Any unused leave will carry over to the next benefit year and be immediately available for use. However, an employee can’t use more than 72 hours of paid leave or in the case of small employers, 40 hours of paid leave and 32 hours of unpaid leave during the benefit year.
The employer is not required to pay for any unused earned sick leave at the end of the benefit year, upon termination of employment or retirement.
Newly hired employees begin to accrue time as of the date of hire, but an employer can require that they not use the earned paid sick leave until 90 calendar days after employment begins.
If an employee is transferred to a new position, division or continues employment after a sale or merger, any earned sick leave should carry forward to the new position, division or company.
Employees who are rehired or reinstated within 6 months of termination must have any unused earned sick leave reinstated and available immediately for use.
A Word About Intermittent Leave
Intermittent earned sick leave must be provided in the smallest increment that the employer’s payroll system uses to account for absences or use of other time. Employers should review their PTO policies, FMLA policies (if it applies) as well as payroll practices to ensure they all align with the new law’s requirement.
For example, if you allow employees to use multiple 15-minute break periods throughout the day as FMLA leave or even as an accommodation for an employee’s medical issue, then paid sick leave would have to be able to be taken in 15-minute increments as well.
Beware Retaliation or Interference with Employee Rights
Under the Earned Sick Time Act, an employer can’t interfere with, restrain, or deny any rights protected under the law.
The rights protected by this regulation include, but are not limited to, the right to use earned sick time for the qualified events identified in the act; the right to file a complaint or inform any person about any employer’s alleged violation; the right to cooperate with the department in its investigations of alleged violations; and the right to inform any person of his or her rights under the Michigan paid sick leave law.
Earned sick time taken under the act as an absence can’t lead to or result in a retaliatory personnel action. In other words, you should check your leave policies and call in procedures to ensure they don’t conflict with the Earned Sick Time Act.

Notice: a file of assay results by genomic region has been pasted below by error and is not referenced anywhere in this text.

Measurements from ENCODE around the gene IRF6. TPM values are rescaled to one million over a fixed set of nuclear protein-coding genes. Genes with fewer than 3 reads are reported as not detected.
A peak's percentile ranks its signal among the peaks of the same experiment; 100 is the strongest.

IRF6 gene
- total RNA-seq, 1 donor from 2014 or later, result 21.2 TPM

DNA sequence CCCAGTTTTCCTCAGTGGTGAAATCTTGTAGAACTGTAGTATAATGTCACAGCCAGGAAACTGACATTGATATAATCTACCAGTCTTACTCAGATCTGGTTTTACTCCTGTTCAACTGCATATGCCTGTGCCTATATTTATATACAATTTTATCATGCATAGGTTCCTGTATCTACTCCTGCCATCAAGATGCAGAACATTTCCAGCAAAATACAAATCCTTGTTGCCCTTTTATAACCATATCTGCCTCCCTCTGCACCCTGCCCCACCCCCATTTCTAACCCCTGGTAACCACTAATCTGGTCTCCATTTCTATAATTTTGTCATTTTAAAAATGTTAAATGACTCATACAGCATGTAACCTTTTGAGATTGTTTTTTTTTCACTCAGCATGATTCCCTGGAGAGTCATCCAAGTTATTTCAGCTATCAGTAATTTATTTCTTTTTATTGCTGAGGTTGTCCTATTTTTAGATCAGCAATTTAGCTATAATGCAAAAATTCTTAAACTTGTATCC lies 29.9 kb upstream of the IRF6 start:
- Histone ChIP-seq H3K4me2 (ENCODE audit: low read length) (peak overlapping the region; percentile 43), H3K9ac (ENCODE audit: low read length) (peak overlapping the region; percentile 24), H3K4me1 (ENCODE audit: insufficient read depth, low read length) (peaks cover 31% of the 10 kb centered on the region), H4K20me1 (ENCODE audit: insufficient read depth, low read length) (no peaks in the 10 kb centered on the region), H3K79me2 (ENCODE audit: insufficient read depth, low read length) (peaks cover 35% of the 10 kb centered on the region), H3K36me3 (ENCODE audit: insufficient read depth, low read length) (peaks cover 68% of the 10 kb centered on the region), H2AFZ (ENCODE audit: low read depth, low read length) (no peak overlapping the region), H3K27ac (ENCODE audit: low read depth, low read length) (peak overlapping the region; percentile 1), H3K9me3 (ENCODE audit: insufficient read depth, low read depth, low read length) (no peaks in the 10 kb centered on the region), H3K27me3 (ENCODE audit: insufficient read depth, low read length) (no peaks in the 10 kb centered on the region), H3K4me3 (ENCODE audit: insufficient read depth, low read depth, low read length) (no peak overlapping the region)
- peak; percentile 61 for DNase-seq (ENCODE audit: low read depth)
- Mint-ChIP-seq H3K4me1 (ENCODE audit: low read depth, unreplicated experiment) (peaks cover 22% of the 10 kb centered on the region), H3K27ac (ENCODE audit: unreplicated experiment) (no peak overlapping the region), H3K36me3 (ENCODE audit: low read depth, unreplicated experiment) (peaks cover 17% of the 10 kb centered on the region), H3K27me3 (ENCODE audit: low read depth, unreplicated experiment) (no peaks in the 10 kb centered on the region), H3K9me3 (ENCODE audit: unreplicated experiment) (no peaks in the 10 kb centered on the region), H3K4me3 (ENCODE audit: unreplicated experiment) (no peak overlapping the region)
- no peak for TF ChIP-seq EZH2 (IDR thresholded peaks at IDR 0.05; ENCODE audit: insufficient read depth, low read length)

There is a rebuttable presumption of a violation if an employer takes adverse personnel action against a person within 90 days after that person does any of the following:
- Files a complaint with the department or a court alleging a violation;
- Informs any person about an employer’s alleged violation;
- Cooperates with the department or another person in the investigation or prosecution of any alleged violation;
- Opposes any policy, practice, or act that is prohibited under the Earned Sick time Act; or
- Informs any person of his or her rights under the Michigan paid sick leave law.
If an employer is found in violation, penalties can include reinstatement of employment and benefits, payment of lost wages as well as fines and penalties. This area of the law is currently under review and may change with future legislation. But until then,
personnel actions that could be perceived as retaliatory should be reviewed by an employer’s legal counsel.
- Determine benefit year (12-month period for accrual and use of earned sick leave)
- Review current PTO policies and procedures to find any conflicts or issues
- Update current administrative policies to reflect the requirements under the new law
- Be ready to update procedure manuals, employee benefit communications (such as benefit portals, company websites, employee handbooks, etc.)
- Train human resource personnel, managers, supervisors or anyone who handles leave policies
- Create employee communication and documentation (aka forms) to be provided along with required poster and/or employee notice generated by the state
- Check back with BCLHRHelper.com to stay up to date on any changes
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BCL Systems, Inc.